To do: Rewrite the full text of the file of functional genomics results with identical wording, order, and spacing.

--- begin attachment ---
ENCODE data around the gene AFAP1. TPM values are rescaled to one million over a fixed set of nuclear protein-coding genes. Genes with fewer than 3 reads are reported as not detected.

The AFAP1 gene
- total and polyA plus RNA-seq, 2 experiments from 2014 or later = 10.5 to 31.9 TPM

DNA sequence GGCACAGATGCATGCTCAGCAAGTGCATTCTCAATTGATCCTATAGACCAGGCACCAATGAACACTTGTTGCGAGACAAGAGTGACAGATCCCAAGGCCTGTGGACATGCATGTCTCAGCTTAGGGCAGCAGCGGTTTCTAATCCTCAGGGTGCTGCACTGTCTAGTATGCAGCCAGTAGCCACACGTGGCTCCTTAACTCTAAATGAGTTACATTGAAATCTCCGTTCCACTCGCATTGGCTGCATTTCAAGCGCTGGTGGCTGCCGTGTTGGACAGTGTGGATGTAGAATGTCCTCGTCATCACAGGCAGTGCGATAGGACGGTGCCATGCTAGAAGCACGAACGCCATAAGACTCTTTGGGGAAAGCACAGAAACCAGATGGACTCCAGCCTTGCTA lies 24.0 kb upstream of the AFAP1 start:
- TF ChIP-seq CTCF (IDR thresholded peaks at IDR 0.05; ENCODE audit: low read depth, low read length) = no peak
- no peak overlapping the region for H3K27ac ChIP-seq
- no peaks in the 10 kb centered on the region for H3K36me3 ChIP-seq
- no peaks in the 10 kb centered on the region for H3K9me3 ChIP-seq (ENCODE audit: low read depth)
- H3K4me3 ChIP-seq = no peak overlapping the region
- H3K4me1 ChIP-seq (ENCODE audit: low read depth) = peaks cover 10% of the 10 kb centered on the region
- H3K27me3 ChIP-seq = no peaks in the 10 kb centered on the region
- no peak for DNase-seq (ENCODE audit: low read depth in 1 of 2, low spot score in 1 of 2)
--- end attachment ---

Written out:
ENCODE data around the gene AFAP1. TPM values are rescaled to one million over a fixed set of nuclear protein-coding genes. Genes with fewer than 3 reads are reported as not detected.

The AFAP1 gene
- total and polyA plus RNA-seq, 2 experiments from 2014 or later = 10.5 to 31.9 TPM

DNA sequence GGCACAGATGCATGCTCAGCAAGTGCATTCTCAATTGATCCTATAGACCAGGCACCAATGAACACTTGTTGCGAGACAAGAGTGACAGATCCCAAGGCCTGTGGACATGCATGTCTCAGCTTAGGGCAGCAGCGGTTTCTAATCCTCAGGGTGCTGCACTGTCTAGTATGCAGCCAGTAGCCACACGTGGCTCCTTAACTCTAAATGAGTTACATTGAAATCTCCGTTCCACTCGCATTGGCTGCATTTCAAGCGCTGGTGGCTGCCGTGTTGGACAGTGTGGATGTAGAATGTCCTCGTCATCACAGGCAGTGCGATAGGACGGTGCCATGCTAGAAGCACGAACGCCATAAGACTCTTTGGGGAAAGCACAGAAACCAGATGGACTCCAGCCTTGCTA lies 24.0 kb upstream of the AFAP1 start:
- TF ChIP-seq CTCF (IDR thresholded peaks at IDR 0.05; ENCODE audit: low read depth, low read length) = no peak
- no peak overlapping the region for H3K27ac ChIP-seq
- no peaks in the 10 kb centered on the region for H3K36me3 ChIP-seq
- no peaks in the 10 kb centered on the region for H3K9me3 ChIP-seq (ENCODE audit: low read depth)
- H3K4me3 ChIP-seq = no peak overlapping the region
- H3K4me1 ChIP-seq (ENCODE audit: low read depth) = peaks cover 10% of the 10 kb centered on the region
- H3K27me3 ChIP-seq = no peaks in the 10 kb centered on the region
- no peak for DNase-seq (ENCODE audit: low read depth in 1 of 2, low spot score in 1 of 2)